Possibly we could run an unofficial referendum (I’m not sure whether it would be legal to do that) and then hit them with the result of that. We don’t want to have to wait till 2021 for an election mandate.

      Liked by 1 person

      1. “Possibly we could run an unofficial referendum”

        we can – it’s not illegal but the problem is Nicola Sturgeon has previously said she wants a legally BINDING referendum which both sides agree on. There is zero stopping us holding advisory referendum (after all Brexit was an advisory ref) but obviously Westminster legally, if not politically and morally, could ignore it.

        Anyhoo according to Michael Grey in Glasgow twitter, 48k people have indicated on facebook that they are attending to AUOB march in Glasgow on 11 January. And when you think of the number of folk not on FB, that’s a lot. Also the indyref pledge is now just over 14k away from 500k – or roughly 10% of the population (not of the electorate which is obviously smaller)!

        Liked by 1 person

        1. On the legally binding referendum, I have heard NS, when speaking about independence, drop the referendum word out. Instead spoke of independence being won as the outcome of a legal process.
          Anybody else notice this?
          Could it be pressure being applied to Westminster on behalf of Scotland from the EU and internationally that is hoped/being worked for and if so, at what cost to Scotland?
          An idle thought. Probably too many mince pies, already had two Christmas dinner invites out already.

          Liked by 2 people

    2. The “Law” is whatever BoJo and his cronies say it is and also under the unconstitutionalised UK parliament,what is “law” today and be made not “law” tomorrow by the government of the day.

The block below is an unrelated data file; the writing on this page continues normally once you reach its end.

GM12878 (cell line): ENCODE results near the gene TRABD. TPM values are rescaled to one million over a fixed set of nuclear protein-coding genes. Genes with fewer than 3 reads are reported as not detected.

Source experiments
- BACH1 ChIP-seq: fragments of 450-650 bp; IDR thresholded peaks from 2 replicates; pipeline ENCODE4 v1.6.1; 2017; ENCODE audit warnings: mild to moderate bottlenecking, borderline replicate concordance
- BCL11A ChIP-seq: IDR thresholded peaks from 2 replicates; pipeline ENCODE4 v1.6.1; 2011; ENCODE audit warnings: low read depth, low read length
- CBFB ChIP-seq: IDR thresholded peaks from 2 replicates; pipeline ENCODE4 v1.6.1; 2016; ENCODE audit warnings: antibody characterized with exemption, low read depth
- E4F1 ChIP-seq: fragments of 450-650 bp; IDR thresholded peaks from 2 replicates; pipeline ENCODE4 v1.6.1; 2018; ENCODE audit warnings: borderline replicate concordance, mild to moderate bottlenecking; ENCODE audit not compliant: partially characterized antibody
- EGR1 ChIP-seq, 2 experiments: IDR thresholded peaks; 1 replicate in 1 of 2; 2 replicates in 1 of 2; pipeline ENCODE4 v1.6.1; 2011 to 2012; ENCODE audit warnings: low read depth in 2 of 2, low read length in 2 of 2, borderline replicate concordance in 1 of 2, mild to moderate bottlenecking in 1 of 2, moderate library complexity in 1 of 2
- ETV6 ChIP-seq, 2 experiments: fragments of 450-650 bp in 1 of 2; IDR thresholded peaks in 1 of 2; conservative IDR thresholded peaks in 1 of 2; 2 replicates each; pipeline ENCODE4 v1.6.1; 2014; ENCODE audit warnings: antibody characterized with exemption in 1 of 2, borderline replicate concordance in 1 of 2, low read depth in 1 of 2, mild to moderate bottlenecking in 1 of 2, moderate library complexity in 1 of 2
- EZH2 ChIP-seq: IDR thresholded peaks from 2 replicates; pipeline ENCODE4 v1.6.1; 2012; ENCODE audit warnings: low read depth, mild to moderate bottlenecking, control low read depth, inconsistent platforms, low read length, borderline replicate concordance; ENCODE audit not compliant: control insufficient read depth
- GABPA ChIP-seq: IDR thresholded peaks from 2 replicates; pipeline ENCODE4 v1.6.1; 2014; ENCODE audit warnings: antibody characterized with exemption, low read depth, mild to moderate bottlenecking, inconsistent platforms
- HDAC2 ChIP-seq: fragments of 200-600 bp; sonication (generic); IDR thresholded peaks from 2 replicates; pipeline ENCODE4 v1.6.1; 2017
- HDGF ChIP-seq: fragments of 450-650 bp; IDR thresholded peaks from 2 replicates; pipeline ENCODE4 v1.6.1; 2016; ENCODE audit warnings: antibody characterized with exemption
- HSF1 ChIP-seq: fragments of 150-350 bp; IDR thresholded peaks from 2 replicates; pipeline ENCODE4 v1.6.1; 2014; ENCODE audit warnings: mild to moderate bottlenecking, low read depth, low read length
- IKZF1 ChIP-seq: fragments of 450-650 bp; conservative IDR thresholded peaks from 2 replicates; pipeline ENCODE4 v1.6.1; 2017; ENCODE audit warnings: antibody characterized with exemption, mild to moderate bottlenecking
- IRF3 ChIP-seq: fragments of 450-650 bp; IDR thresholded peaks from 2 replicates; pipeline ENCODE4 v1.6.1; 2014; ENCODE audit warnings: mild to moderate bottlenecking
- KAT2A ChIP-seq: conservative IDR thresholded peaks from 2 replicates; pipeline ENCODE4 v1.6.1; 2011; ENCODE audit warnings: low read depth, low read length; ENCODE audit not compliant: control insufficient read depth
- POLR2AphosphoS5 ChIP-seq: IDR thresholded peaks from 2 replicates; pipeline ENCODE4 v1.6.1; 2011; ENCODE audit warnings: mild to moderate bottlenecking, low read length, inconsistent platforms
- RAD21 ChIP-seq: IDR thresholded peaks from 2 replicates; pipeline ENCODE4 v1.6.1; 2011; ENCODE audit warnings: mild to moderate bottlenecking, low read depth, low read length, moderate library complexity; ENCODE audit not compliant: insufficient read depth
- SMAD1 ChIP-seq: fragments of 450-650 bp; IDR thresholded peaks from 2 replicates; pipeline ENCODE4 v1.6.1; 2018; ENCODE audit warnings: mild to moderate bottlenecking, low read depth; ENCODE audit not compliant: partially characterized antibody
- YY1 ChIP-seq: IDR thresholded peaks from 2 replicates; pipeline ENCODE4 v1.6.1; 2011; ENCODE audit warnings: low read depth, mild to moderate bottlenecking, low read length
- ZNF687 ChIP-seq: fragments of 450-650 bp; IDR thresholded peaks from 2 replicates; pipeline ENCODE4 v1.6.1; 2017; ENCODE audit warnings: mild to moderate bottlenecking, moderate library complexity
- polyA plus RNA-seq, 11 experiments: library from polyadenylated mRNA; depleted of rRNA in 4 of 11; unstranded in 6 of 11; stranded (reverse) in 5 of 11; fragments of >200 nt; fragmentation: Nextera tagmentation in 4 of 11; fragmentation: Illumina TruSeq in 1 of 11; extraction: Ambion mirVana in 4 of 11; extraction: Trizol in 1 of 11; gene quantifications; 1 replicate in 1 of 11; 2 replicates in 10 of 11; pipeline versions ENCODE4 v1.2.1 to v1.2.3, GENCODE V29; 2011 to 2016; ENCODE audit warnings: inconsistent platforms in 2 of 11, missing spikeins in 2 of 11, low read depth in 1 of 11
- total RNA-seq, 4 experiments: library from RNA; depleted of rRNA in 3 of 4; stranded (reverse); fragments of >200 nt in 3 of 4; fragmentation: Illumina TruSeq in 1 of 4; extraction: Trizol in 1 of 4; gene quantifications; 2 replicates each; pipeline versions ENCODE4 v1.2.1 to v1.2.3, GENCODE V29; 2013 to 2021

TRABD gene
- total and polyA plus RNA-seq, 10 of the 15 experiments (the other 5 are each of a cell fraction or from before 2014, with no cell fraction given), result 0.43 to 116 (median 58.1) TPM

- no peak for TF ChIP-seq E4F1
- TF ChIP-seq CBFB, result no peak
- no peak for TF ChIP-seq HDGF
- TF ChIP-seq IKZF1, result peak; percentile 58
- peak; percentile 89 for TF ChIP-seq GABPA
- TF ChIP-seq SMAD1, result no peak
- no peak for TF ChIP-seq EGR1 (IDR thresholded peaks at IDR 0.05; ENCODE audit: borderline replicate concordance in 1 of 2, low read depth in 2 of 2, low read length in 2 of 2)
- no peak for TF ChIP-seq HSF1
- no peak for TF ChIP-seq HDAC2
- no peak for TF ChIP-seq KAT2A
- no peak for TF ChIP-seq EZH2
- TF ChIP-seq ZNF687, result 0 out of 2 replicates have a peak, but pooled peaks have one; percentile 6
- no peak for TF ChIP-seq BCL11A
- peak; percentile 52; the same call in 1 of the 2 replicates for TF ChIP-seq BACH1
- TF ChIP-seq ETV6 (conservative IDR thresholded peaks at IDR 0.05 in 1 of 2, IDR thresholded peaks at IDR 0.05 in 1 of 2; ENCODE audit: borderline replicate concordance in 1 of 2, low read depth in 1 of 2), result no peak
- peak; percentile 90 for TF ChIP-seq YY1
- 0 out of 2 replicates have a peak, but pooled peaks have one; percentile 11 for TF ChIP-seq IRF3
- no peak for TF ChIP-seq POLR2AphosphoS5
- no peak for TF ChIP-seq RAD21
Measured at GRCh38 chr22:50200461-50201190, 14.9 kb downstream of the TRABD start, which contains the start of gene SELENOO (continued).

Westminster can reserve to itself anything it likes at any time but they may have to enforce it against
      a hostile population.
      That is a political decision.

      Liked by 5 people

      1. It is breaking the Treaty of the Union of Parliaments. Scotlands people can tell the Scottish Government to repeal the Treaty, we can run a referendum on repealing the Treaty without the English Parliaments permission. Westminster is the ENGLISH Parliament as it was not dissolved and a new Parliament elected on the signing of the treaty as was written into the Treaty. Westminster Parliament has never been legal so Treaty has never been legal.

        Liked by 2 people

      2. To be fair to Andrew he tells it as he sees it. Y’know, legally. Having read the guy for years I think his heart is in the right place but his intellect – which he has in abundance – would be far better exercised as a defence lawyer for us rather than as a defence lawyer for them. It is a tad ironic that Andrew appears to be the legal touchstone for ‘no independence now! ‘ whereas Joanna Cherry QC, is the exact opposite.

        Liked by 3 people

        1. Yes, as I said, Douglas, but I’ll put it another way: not even the best of us is immune from unconsciously or lazily taking Westminster’s jumped-up conception and conceit of itself at face value. Neither the Westminster Parliament nor the Westminster regime necessarily has the power it claims – they only think they do, or believe they do, or act as if they do, or know fine well that they don’t but do it anyway. We have an out-of-control regime hell bent on ignoring a parliament which is itself puffed up with an arrogant notion of its own top-down and unlimited sovereignty. That being the case, the Scottish people and Scotland’s legal rights can be safely and routinely ignored. They think.

          Whether my hypothesis about the Westminster Parliament and regime is entirely or even partially correct I leave others to judge, but you have to admit it has a certain explanatory power!